Basic Shares vs. Fully Diluted Shares

Basic vs. diluted shares are the two methods, imposed by the Financial Accounting Standards Board in 1997, for companies to report their per-share earnings. This is important because per-share profits are at the center of all things financial.

It's these shares that show investors their portion of the company's profits. Basic and fully diluted shares are how the amount of shares investors hold in a company are measured. Basic shares include the stock held by all shareholders, while fully diluted shares are the total number of shares if the convertible securities of a company were exercised. These securities include stock options, stock warrant, and convertible bonds, among other things.

Diluted shares must always be used when calculating a company's MVE, or market value of equity, as the market values company shares using diluted stocks. The number of diluted shares can cause discrepancies in important figures, such as a company's EPS, or earnings per share; the diluted EPS can affect the basic EPS.

Basic EPS vs. Diluted Earnings: Analyzing Income Statements

It's important to know the difference between basic EPS and diluted EPS when analyzing a business's income statement. This is especially important for investors, as using the wrong EPS figure can lead to incorrect information — such as misleading PEG, price-to-earnings, and dividend-adjusted PEG ratios.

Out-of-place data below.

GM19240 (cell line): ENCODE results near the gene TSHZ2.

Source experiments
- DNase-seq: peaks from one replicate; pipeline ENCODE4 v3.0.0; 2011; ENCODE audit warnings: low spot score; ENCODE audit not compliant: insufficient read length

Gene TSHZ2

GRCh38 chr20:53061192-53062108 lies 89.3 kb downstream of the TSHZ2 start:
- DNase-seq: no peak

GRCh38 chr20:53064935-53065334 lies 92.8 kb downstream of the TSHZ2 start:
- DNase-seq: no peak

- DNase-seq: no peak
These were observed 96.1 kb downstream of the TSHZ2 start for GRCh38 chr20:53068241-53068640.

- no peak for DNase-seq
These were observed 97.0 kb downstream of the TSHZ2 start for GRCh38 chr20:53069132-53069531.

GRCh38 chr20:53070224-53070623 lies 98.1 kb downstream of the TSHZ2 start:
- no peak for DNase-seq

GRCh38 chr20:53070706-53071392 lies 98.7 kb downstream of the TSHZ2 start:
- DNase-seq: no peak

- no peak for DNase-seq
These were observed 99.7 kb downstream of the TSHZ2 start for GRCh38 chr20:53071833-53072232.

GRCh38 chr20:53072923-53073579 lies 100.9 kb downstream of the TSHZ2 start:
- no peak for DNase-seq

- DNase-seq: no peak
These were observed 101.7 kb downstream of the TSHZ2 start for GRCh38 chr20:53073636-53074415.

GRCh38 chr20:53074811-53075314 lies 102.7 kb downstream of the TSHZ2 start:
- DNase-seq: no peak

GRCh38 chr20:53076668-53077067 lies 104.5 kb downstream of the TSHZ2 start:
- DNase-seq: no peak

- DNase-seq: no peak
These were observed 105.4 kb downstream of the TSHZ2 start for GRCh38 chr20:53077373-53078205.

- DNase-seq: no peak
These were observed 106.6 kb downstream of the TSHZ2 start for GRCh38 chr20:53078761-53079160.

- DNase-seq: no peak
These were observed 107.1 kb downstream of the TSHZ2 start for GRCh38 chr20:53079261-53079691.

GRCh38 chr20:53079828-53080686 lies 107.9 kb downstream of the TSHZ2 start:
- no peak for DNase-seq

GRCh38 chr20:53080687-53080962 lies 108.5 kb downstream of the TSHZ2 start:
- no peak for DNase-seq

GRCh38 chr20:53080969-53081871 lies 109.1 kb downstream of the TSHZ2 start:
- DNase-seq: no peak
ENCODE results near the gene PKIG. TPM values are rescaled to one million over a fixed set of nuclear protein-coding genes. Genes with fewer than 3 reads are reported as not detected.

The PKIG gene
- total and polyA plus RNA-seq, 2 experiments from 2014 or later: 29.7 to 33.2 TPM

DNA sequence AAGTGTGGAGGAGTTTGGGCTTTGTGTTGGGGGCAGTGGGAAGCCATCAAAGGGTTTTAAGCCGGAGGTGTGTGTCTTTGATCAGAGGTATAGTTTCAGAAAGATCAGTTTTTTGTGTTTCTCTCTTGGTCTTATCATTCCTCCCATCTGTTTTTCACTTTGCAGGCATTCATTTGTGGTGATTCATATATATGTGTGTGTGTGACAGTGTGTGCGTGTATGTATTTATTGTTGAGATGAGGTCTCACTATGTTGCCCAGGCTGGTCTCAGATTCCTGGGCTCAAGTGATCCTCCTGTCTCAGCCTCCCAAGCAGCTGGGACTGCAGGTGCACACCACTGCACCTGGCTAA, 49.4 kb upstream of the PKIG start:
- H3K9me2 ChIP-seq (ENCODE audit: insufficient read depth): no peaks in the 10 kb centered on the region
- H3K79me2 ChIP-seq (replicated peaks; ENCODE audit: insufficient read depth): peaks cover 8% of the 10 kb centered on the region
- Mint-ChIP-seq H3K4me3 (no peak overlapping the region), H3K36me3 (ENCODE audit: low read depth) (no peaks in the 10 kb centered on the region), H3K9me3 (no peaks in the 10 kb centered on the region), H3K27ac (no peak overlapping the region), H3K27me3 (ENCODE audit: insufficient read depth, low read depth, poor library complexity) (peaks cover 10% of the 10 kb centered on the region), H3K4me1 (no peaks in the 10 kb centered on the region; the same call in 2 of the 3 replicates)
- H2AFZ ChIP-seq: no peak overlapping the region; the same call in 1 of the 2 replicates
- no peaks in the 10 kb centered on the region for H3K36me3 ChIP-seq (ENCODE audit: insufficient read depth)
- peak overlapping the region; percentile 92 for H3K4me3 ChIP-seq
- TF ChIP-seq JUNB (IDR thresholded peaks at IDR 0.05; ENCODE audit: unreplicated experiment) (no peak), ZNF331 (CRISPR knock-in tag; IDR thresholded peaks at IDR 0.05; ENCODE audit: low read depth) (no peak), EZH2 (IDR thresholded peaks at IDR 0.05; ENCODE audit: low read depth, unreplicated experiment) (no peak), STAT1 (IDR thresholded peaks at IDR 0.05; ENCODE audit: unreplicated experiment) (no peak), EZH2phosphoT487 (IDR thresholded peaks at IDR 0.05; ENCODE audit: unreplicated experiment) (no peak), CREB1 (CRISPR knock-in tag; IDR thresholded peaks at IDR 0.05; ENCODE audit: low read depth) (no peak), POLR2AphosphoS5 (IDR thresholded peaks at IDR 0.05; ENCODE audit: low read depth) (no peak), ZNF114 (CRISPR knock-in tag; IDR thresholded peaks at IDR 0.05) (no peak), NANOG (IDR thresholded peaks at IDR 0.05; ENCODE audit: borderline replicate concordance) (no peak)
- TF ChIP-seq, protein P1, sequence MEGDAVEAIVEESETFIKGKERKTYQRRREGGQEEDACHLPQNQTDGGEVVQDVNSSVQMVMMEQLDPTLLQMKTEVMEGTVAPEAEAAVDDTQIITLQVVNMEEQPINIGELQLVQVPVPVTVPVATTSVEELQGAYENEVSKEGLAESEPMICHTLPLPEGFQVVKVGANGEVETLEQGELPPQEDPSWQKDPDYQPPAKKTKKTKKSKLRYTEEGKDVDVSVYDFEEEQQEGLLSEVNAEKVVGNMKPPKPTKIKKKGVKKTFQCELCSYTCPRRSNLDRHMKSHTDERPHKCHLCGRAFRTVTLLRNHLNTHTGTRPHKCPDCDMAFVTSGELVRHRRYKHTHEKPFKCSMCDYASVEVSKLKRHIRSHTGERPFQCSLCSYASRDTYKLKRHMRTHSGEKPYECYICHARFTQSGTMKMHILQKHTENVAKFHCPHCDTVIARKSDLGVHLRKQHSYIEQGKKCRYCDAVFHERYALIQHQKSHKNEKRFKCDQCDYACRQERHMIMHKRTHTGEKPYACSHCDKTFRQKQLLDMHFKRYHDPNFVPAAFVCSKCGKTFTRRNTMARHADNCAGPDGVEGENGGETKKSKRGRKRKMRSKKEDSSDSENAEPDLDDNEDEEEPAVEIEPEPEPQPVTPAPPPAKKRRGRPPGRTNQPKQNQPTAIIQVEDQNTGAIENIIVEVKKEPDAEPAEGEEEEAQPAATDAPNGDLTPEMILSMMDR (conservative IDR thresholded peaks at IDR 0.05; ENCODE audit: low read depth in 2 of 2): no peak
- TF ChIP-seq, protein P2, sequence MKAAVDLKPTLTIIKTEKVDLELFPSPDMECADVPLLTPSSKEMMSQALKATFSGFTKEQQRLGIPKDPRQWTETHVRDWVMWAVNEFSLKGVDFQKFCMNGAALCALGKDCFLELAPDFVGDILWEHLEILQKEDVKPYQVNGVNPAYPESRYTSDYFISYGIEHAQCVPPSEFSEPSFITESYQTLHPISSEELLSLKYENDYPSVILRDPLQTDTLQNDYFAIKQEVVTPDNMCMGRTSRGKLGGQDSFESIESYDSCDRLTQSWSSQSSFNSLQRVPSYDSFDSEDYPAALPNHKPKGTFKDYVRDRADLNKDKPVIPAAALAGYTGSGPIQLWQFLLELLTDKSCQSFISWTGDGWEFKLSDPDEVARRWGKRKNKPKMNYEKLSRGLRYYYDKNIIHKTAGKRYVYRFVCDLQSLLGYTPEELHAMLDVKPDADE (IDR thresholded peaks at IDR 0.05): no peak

When looking into the profit and loss statements of a company, it's important to do research on two different levels. The first is looking at the entire business deciding how profitable it is, and the second is examining the profits per share — how much pretax profits each shareholder receives per owned share; publicly traded companies are divided into shares that represent part of the overall ownership pie. The second figure is the most important for individual investors. If a company's profit increases every year but little profit reaches the shareholders, the businesses profit is less important as it may be a terrible investment. This problem is fairly common and is likely to be run into.

Shareholder-friendly companies focus on per-share results and prioritize them over company size. Management such as this realizes that each time shares are reissued, the current owners are selling a portion of their business assets and giving them to whomever the new owner is. Luckily, the accountants who developed the GAAP rules came up with a solution. Their solution was to have companies present the earnings in their disclosures using two different methods.

Calculating EPS

Basic EPS and diluted EPS are the two figures required by the GAAP. Basic EPS takes the net income of common shares for a period of time and divides it by the average number of outstanding shares for the same period. Diluted EPS calculations include all convertible securities. Out-of-money options are not included in diluted EPS.

Using Diluted EPS to Analyze a Business

When calculating diluted EPS, antidilutive conversions are not included as doing so increases earnings per share, which doesn't happen in the real world. Reasons from a practicality standpoint being: If a company has a large amount of potential dilution and the stock price declines, all of that dilution could be lost from the diluted EPS calculation.

Future increased stock prices could bring the dilution back, which makes calculating a long-term diluted EPS difficult. If the stock price is down for a long period of time, some stock options tend to disappear, though this is often accompanied by new stock options being offered at a lower price. Generally, diluted EPS is lower than basic EPS if the company made a profit ,and similarly, diluted EPS will show a lower loss than basic EPS in the situation of a loss. This is because the profits and losses must be divided among more shares.

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